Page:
‘Cyber Incident’ That Knocked National Research Council Offline in 2022 Was of Foreign Origin: Report

by EditorT

National Research Council Canada Laboratories on Sussex Drive in Ottawa. (JustSomePics/CC BY-SA 4.0)

By Peter Wilson

The “cyber incident” that was responsible for knocking the National Research Council (NRC) offline last year was of foreign origin, according to a news report.

The federal agency said in a recent statement that the audit report on the incident won’t be published due to security concerns.

“The Research Council has diligently considered the need for openness, accountability and transparency. In doing so the Council has thoroughly weighed the public interest for disclosure against the need to ensure security of its network and systems,” the Jan. 11 statement said.

The NRC initially announced on March 18, 2022, that some of its website’s applications had been “taken offline” and were temporarily unavailable due to a “cyber incident,” which it never elaborated on besides stating it was “working to bring applications back online as soon as possible,” according to ISA Cybersecurity.

However, a short internal report titled “Audit Of Cyber Incident Response” and obtained by Blacklock’s Reporter through Access to Information law confirmed that the “cyber incident” was a foreign attack.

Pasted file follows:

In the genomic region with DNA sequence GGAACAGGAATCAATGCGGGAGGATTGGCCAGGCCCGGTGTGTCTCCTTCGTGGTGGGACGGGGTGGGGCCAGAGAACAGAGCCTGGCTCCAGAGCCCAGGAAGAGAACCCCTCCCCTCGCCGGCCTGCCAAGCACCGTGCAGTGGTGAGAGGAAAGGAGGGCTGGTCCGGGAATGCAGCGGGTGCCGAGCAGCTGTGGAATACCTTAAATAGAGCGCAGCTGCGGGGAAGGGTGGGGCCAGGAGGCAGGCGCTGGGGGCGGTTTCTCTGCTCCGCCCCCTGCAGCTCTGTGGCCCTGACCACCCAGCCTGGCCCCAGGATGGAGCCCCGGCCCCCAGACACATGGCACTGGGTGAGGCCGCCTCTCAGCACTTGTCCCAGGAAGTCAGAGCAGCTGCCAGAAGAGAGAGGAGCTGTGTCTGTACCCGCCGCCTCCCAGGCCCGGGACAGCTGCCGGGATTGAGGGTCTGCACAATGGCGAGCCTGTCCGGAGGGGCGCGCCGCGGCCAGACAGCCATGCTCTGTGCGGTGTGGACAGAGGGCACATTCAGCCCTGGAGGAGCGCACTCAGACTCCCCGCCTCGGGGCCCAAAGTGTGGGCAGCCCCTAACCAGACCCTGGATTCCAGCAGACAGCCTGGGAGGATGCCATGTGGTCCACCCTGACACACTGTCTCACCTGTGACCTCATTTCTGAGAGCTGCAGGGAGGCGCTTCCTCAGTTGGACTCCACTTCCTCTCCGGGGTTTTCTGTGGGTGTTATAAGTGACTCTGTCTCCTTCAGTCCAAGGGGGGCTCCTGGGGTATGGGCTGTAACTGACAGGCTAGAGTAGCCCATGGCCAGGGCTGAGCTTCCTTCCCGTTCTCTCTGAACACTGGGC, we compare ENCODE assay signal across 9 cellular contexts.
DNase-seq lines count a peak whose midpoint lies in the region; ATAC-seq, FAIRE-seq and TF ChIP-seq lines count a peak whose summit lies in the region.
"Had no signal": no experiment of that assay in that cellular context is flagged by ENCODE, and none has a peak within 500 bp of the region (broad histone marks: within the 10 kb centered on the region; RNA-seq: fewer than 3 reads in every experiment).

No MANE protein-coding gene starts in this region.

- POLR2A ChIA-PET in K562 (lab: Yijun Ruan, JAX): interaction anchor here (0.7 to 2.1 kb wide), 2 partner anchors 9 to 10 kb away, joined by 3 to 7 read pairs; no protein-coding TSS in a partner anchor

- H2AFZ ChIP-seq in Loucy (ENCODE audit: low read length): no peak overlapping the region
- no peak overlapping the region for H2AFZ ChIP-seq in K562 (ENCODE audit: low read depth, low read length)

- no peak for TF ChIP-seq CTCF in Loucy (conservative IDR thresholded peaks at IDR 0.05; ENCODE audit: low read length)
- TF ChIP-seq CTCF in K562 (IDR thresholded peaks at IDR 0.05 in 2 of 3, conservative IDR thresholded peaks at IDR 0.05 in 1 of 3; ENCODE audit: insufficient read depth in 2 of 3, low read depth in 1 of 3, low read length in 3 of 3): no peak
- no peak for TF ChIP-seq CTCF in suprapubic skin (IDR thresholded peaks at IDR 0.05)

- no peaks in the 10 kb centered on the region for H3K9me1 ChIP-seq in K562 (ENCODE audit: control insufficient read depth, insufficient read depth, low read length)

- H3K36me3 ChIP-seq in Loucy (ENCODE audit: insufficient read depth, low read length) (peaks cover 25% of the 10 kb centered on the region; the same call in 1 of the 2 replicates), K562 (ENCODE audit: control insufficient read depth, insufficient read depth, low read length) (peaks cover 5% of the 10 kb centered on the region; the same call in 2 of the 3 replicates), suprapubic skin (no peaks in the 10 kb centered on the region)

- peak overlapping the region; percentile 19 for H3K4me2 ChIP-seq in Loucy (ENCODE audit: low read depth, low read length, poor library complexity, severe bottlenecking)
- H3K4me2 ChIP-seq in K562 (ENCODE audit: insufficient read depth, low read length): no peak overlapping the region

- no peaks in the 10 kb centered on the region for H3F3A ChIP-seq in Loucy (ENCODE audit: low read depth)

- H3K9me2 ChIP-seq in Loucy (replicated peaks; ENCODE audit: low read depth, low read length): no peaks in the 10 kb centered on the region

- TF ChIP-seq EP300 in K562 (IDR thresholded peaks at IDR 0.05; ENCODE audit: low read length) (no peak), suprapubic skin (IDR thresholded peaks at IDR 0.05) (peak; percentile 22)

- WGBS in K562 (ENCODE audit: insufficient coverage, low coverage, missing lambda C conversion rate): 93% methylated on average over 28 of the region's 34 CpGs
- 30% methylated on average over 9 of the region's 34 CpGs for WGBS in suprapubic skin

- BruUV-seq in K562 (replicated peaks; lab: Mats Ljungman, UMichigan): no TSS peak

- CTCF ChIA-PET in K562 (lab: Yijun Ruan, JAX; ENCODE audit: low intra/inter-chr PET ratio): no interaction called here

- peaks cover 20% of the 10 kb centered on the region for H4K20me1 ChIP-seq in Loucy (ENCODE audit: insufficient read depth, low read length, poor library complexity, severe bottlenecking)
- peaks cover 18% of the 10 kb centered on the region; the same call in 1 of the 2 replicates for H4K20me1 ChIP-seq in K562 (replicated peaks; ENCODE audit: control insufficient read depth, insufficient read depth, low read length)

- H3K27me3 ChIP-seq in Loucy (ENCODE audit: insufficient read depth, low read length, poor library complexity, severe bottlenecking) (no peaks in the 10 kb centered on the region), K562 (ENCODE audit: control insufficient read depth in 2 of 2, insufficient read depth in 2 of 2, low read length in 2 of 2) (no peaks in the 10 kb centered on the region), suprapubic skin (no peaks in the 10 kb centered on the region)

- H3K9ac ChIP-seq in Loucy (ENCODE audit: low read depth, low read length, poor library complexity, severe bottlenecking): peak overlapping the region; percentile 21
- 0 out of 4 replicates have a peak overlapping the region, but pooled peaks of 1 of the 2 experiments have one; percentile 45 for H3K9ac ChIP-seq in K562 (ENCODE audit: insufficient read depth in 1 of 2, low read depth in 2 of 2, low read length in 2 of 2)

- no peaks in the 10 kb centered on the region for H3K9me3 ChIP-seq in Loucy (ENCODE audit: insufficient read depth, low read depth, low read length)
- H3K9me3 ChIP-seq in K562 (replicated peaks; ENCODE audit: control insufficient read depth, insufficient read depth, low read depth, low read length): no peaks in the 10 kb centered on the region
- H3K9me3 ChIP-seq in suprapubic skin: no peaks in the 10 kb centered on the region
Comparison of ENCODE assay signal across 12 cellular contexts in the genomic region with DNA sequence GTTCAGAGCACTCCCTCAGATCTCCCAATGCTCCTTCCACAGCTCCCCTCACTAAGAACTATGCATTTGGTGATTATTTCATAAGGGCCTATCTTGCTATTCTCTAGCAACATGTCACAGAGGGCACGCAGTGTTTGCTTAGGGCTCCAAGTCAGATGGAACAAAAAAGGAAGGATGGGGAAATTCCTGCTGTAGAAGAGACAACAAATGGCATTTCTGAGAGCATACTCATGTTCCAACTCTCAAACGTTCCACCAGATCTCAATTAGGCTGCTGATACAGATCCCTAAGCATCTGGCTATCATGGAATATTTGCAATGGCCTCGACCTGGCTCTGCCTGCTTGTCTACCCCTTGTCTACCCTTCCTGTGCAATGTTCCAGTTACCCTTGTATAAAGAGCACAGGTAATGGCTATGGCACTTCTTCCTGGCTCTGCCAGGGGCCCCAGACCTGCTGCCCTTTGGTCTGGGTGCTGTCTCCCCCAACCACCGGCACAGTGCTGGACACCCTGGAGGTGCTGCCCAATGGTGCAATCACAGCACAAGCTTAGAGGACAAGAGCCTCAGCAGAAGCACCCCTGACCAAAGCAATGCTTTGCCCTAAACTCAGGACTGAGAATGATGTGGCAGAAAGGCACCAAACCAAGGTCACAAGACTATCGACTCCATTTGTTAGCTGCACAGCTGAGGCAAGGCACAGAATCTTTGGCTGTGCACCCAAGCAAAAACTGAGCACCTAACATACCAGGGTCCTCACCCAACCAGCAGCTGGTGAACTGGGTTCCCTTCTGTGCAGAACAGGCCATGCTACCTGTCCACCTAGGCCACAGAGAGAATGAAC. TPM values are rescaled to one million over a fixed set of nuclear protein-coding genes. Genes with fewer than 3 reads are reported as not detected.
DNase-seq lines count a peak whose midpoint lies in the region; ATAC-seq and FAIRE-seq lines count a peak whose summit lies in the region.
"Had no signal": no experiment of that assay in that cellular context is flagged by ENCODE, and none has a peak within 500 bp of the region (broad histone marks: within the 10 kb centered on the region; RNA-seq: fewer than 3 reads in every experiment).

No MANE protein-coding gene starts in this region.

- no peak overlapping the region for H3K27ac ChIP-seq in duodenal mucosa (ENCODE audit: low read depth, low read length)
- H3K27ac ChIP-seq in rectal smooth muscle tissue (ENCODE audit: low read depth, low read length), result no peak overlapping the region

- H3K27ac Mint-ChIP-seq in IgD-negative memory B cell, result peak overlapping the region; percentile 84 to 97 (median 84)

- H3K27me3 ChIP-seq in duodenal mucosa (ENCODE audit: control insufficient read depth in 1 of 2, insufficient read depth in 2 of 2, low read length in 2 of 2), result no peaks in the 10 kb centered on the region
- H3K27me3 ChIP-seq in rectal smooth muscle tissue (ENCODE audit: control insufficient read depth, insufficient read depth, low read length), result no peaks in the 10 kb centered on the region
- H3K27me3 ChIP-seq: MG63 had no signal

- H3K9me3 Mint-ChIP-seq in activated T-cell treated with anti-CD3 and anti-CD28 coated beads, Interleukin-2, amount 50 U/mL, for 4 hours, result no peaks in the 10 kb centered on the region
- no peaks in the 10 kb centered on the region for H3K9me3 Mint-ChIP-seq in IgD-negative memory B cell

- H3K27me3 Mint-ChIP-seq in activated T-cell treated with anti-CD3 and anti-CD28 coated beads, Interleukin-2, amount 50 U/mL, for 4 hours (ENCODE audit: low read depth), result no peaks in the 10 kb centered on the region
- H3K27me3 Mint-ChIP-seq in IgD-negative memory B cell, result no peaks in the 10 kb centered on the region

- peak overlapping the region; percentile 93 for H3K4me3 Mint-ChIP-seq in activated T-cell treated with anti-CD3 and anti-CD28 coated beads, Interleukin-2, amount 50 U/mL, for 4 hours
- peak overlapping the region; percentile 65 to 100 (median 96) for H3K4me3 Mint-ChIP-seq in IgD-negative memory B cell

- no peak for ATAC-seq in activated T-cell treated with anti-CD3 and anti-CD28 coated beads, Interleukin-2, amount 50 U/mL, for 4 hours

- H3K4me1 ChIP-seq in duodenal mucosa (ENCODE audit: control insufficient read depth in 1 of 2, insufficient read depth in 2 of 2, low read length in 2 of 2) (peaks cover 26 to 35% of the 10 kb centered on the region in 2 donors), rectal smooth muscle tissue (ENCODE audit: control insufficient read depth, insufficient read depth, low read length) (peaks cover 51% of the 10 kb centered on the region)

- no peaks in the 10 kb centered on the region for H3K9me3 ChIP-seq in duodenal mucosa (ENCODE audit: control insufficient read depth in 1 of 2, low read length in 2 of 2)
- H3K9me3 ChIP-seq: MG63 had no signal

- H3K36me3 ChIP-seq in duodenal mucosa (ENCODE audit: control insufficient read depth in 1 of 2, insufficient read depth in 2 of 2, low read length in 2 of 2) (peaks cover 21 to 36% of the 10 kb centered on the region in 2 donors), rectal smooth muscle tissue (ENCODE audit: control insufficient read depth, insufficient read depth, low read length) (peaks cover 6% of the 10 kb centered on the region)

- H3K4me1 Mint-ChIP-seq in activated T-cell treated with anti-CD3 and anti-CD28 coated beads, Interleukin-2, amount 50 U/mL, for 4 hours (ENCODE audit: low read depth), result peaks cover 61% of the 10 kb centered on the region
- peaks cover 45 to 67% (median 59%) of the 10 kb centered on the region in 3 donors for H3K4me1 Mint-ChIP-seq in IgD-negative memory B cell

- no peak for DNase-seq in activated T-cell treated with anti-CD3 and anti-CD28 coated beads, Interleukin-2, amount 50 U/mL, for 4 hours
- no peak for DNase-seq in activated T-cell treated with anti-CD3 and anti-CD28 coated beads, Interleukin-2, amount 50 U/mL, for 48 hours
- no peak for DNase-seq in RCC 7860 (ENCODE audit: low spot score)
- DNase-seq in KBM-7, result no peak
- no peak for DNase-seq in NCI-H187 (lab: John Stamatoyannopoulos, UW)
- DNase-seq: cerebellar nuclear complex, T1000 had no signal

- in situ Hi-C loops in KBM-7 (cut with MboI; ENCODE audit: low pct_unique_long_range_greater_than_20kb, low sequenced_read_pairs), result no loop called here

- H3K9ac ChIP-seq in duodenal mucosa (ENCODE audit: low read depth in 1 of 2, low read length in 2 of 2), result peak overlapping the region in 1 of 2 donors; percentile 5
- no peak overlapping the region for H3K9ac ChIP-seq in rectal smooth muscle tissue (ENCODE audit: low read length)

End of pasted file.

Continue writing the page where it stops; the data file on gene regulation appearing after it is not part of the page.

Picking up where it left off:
However, the NRC invoked certain sections of the Access to Information Act in order to withhold some records.

“The head of a government institution may refuse to disclose any record that contains information the disclosure of which could reasonably be expected to be injurious to the conduct of international affairs, the defence of Canada or any state allied or associated with Canada,” reads section 16.2 of the law.

A state-sponsored cyberattack by the Beijing regime on the NRC in 2014 cost Ottawa hundreds of millions of dollars, according to federal documents obtained by the Globe and Mail.

300 Cyberattacks in 2021

Federal Treasury Board figures submitted to a House of Commons committee last year indicated that there were over 300 reported cyberattacks made against federal departments and agencies in 2021.

“Departments and agencies are responsible for reporting cyber incidents to the Canadian Centre for Cyber Security,” read the “Follow-up Responses to the House of Commons Standing Committee on Government Operations and Estimates,” dated March 1, 2022.

“In the last year, there were a total of 308 cyber incidents reported. The Government of Canada works continuously to enhance cyber security in government services by preventing attacks through implementation of protective security measures, identifying cyber threats and vulnerabilities, and by preparing for and responding to cyber incidents to better protect Canada.”

The report also said that between March 2021 and January 2022, there were 358 reported “material privacy breaches.”

“At this time, reporting does not correlate cyber incidents and material privacy breaches,” it added.


Peter Wilson
Peter Wilson is a reporter based in Ontario, Canada.

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